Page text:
A while after that, my instructor taught me to barrel role it. It did it nice;y. The plane was only 18 years old at the time. Now they are almost 70 and I don't think I want to try them today. Of course I am older and wiser now, too.

                Larry Wheelock, N96179 project BC12D
                I need to make a correction. I failed to view the post before posting it. My instructor tried to show me how to barrel the Taylorcraft, but it did not work. He then showed me how to snap roll it. It did that nicely and almost as quickly as you can blink your eye. The snap roll is just a horizontal spin, started with an accelerated stall and full rudder. It snaps good and, done correctly does not pose high loads.

                Larry Wheelock, BC12D

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                • #9
                  Re: Taylorcraft and spins

                  It will barrel roll, even with the engine shut off. Loops deadstick too..... and spins fine-


                  -
                  Andrew King
                  Elkwood, VA
                  BC-65 NC23876
                  Bald Eagle Aviation

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                  • #10
                    Re: Taylorcraft and spins

                    Originally posted by lawheelock View Post
                    I need to make a correction. I failed to view the post before posting it. My instructor tried to show me how to barrel the Taylorcraft, but it did not work. He then showed me how to snap roll it. It did that nicely and almost as quickly as you can blink your eye. The snap roll is just a horizontal spin, started with an accelerated stall and full rudder. It snaps good and, done correctly does not pose high loads.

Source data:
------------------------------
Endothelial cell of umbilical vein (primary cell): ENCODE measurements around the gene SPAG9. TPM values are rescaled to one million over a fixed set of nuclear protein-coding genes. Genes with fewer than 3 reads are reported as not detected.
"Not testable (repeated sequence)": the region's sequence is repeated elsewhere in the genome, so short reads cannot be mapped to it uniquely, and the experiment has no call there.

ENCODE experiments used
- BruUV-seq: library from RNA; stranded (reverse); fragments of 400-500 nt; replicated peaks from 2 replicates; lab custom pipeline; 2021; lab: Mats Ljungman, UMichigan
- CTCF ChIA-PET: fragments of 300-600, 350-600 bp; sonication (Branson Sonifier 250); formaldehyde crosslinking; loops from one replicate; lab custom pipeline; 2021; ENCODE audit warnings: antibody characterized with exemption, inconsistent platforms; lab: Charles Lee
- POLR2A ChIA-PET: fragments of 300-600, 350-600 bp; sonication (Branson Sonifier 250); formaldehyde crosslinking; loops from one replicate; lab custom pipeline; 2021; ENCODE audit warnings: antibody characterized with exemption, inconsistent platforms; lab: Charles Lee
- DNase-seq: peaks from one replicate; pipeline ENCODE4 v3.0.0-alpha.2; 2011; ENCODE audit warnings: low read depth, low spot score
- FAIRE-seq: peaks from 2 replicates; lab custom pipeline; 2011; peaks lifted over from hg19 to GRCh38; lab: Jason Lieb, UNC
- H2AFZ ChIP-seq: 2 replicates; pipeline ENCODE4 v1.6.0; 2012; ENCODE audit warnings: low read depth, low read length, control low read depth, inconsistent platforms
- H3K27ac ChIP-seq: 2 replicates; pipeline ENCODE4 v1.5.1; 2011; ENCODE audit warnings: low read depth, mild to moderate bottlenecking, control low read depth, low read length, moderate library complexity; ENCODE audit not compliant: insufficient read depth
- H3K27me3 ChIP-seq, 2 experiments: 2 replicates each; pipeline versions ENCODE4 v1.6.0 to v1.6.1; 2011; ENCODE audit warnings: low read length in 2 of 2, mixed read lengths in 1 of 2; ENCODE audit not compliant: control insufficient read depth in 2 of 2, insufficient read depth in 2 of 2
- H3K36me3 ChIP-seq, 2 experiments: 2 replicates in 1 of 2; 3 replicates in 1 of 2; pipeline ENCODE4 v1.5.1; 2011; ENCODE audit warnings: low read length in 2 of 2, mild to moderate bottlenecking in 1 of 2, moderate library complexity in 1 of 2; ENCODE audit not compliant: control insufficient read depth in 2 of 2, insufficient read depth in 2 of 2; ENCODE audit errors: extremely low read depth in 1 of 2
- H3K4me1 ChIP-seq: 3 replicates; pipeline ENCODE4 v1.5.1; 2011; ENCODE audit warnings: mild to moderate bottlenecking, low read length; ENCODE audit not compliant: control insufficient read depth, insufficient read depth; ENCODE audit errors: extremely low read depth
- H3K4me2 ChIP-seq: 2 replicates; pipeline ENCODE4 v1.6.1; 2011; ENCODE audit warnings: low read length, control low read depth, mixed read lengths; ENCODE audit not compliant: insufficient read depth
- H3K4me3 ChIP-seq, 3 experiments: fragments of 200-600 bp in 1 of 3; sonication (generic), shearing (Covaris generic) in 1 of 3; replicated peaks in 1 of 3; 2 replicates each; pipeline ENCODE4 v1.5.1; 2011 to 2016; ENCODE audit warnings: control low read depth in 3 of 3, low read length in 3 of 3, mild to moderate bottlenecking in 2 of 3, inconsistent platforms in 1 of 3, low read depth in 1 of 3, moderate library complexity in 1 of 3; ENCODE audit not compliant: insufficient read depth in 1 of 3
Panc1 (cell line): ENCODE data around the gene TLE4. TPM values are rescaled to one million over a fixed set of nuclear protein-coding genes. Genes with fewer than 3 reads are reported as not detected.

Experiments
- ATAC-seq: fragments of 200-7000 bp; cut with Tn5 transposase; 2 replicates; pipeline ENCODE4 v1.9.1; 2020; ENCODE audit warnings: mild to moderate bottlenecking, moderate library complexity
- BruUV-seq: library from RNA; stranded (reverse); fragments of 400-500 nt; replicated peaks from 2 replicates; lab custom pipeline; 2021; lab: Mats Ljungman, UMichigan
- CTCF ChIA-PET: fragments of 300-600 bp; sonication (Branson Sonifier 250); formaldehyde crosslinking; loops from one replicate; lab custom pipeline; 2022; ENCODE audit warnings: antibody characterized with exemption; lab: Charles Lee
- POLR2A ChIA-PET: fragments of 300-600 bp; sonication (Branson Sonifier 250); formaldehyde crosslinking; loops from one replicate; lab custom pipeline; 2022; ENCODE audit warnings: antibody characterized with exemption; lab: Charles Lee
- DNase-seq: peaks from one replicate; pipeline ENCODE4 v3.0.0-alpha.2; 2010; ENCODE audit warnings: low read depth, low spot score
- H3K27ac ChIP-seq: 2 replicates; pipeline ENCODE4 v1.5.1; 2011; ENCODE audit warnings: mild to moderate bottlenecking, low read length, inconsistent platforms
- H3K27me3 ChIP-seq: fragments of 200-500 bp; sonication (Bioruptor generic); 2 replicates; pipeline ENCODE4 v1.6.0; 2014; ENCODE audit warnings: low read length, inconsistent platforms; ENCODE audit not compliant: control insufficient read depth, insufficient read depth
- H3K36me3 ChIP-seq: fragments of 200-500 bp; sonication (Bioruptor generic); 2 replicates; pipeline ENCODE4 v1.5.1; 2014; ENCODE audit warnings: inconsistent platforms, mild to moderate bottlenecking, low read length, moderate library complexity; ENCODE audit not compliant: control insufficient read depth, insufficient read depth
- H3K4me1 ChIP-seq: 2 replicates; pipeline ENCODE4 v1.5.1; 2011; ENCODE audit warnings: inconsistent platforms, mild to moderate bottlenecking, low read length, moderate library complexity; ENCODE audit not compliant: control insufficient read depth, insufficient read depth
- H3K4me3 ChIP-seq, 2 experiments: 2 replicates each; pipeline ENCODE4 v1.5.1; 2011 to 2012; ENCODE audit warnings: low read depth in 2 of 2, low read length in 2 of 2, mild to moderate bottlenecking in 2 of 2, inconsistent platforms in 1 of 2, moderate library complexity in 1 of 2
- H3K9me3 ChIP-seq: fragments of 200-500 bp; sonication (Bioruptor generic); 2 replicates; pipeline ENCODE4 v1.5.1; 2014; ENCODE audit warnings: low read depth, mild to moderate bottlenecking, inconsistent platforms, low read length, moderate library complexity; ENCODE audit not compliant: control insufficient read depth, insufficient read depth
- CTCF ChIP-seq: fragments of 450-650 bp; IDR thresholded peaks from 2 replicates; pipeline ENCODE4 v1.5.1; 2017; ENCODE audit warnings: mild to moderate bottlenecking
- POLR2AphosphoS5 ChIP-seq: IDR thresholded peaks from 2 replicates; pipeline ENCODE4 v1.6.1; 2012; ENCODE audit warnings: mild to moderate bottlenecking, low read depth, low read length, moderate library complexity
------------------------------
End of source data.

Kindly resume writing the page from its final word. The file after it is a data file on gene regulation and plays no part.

Larry Wheelock, BC12D
                    Except the gyroscopic loads on the engine mount?
                    Best Regards,
                    Mark Julicher

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                    • #11
                      Re: Taylorcraft and spins

                      Originally posted by Mark Julicher View Post
                      Except the gyroscopic loads on the engine mount?
                      And the twisting force on the tail.

                      Comment


                      • #12
                        Re: Taylorcraft and spins

                        Originally posted by Hank Jarrett View Post
                        Not sure about the new Taylorcrafts but the old ones were certified as "Standard Normal" and spins were approved in that category (as well as a few other maneuvers that I think are now considered "acrobatic", anyone have a list?).
                        We DO need to remember that these birds are getting old and a screwed up recovery from many maneuvers can put a lot of load on a plane. A SMOOTH AND PROPER recovery from a spin doesn't really put much load on a plane at all. As far as what the structure sees, it is just a smooth pull out from a dive.

                        Hank
                        I agree with Hank. I do a lot of loops, and Barrel Rolls, but I am VERY smooth. I had a friend who was a competition Aerobatic Glider Pilot, that kept trying to get me to tighten up my routine, so as to not use so much of the box. He would show me the G-meter telltales, and they would usually be around 1.5 positive, and 1.3 negative. That's just what "feels" good to me. I have done some spins in mine, but again, I am very gentile with the old girl.

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                        • #13
                          Re: Taylorcraft and spins

                          Along with the usual precautions and carburetor heat, my checklist for power off stalls and spins calls for practicing them over a good landing spot should the engine quit.